The specialist arranged for me to get a knee brace. It prevents my knee from flexing or extending too far, and (importantly) protects my knee from sideways pressure.


He also arranged for me to see a physio. I was really keen to find out what physical activities I could do while injured, and the physio is supposed to be the person who can advise on that sort of thing.


Day 4.

Long Road to Recovery


The knee brace is amazing. It actually allowed me to put my bad leg on the ground and let it take some pressure without any pain.


I tried going for another stroll around the block, and what took me over an hour last time took me less than 45 minutes today.


I still managed to keep a positive outlook on everything, and even spoke with a friend who’s into Kayaking about the possibility of going for a paddle on the river with him at some stage.


Day 5.


Liz drove me down to see the physio today. He gave me some exercises to increase the range of motion in my knee. I spoke to him about the whole recovery process.


I enthusiastically asked him “What can I do to maintain the muscle tone in my injured leg?”


That’s when it hit me:


“You can’t” he said. “You’re going to go backwards before you can start going forwards. You’ll lose most of the muscle mass in your leg. AFter the operation you can slowly work on rebuilding it, but it will take a long time.”


This was really bad news.


One of the great joys in my life has been improving the strength in my legs, and to use that strength to take me to wonderful places on my bike – up hills, on day-long adventures to far away spots. It was really difficult to think that I’d lose that.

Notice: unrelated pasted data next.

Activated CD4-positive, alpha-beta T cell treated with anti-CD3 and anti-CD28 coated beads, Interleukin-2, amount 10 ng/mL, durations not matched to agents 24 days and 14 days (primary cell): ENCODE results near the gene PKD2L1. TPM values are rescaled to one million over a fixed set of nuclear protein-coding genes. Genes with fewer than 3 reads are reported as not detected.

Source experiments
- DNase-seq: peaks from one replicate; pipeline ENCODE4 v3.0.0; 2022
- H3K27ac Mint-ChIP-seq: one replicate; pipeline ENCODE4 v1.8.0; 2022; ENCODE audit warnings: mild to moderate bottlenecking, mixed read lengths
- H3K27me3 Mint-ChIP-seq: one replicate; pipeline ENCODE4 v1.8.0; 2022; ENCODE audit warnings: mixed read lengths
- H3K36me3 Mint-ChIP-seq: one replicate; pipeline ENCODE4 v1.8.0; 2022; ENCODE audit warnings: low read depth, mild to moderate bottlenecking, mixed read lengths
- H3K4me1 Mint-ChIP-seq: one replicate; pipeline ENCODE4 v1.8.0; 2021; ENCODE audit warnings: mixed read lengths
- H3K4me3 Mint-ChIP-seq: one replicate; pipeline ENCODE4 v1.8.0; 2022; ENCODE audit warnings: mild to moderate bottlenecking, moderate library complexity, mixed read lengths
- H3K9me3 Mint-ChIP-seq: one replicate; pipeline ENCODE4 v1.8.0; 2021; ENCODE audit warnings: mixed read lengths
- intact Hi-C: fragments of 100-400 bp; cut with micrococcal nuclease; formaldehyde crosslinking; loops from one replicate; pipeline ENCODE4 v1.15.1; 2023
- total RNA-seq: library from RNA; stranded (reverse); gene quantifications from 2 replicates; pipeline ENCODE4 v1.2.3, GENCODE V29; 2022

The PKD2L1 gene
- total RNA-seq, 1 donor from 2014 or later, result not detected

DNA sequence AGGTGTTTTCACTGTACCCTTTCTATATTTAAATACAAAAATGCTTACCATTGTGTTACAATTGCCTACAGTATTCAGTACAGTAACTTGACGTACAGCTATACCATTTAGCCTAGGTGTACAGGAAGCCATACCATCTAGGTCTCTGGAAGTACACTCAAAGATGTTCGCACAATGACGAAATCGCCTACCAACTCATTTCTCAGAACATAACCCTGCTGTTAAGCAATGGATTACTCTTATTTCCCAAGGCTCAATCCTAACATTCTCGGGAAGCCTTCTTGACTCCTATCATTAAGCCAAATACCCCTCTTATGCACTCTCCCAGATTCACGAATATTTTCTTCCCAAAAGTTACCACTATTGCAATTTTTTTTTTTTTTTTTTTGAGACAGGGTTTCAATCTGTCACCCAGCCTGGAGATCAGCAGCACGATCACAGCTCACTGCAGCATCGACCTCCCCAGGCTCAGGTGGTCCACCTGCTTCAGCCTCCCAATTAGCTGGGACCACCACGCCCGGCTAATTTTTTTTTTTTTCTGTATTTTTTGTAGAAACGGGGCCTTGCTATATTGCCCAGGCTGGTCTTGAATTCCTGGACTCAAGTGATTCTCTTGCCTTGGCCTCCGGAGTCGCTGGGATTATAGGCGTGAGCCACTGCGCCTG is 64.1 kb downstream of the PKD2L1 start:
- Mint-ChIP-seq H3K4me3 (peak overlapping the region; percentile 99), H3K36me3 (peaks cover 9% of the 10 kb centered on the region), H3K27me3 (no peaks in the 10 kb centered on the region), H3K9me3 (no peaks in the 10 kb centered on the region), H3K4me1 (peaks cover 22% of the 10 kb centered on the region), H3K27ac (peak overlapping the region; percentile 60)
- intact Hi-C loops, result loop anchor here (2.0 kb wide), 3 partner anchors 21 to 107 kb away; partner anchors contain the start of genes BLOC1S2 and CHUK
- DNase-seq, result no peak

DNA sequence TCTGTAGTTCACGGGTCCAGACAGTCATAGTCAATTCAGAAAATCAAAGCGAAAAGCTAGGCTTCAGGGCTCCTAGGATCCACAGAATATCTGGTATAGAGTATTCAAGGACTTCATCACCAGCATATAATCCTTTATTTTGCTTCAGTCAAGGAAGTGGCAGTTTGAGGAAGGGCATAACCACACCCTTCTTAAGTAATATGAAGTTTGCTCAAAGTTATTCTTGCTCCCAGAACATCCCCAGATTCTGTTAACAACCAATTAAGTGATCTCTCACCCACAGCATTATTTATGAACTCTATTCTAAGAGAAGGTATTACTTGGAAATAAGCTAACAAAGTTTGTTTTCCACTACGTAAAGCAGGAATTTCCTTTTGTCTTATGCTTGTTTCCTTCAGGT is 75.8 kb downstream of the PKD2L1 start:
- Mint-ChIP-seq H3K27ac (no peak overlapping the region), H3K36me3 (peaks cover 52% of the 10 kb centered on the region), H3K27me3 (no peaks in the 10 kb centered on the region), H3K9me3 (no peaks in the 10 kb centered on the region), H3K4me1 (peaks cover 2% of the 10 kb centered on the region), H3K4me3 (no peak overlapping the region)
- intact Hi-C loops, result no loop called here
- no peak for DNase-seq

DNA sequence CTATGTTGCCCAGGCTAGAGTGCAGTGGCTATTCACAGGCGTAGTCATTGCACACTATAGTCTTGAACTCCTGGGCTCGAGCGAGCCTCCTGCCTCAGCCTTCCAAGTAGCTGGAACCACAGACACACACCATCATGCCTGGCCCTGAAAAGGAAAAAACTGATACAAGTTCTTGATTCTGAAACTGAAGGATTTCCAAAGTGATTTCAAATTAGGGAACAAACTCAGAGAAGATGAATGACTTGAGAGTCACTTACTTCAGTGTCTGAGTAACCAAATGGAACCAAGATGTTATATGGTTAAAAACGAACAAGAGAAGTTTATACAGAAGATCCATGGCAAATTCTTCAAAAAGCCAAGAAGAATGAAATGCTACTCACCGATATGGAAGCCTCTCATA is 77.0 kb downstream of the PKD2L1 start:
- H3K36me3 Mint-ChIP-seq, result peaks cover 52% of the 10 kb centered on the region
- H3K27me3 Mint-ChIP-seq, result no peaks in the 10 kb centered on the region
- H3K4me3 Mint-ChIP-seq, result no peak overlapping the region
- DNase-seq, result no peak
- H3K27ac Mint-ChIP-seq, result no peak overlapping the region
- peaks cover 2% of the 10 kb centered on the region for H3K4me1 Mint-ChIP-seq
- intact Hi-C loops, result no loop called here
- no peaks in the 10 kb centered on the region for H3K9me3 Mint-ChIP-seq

That night I my optimistic veneer started to crumble. I was a difficult person to be around at home. And for the first time since I can remember I cried like a baby when I went to bed.


Day 6.


A few years ago, one of my kids gave me Paul de Gelder’s book “No Time for Fear” as a Christmas present. He lost his leg and hand in a shark attack. I decided that perhaps now was a good time to start reading the book, and thought to myself – if he recovered from losing a leg and hand, who am I to complain about a temporary setback?


It helps to get things in perspective :)


Day 7.

New wheels


Liz and I drive manual transmission cars. I can’t operate a clutch while my knee is in this condition, so my neighbor, Mike, kindly agreed to swap cars with me. I’ve got his automatic Holden Ute for a couple of weeks while he drives my manual Toyota Hiace Van. I’m mobile again :)


Neil by the Lake

I decided to go for a walk along one of the tracks I’d normally ride my bike along, and today I chose to walk by the shoreline of the dam.


It was slow going – this was the first time I’d tried walking on an uneven rocky surface. But I managed it fine, and was able to take a few photos as well.


Wattle

The world is still beautiful – I’m just learning to see that beauty in new ways :)


All up, I walked 4km this week about 3 hours. That must be a world record in slowness!


No tough-o-meter for this weeks activities!


I’ll have a real mountain-biking story for you in the next day or so.


2 comments:

Sandie Derouin said...

“The world is still beautiful – I’m just learning to see that beauty in new ways.” - You're such an inspiration! What you've been through is not easy. It's like the worst adventure you ever had. But I guess with your positive attitude plus, lovely family and friends at your side, and right treatment/therapy, you'll surely recover fast. *Sandie Derouin* @ USHealthWorks.com/Rocklin-Center.html

Neil Ennis said...

Hi Sandie
Thanks for the encouragement.
Yes - I suppose this is another adventure - just a bit tougher than usual, and one that I'll be glad to return from :)
Neil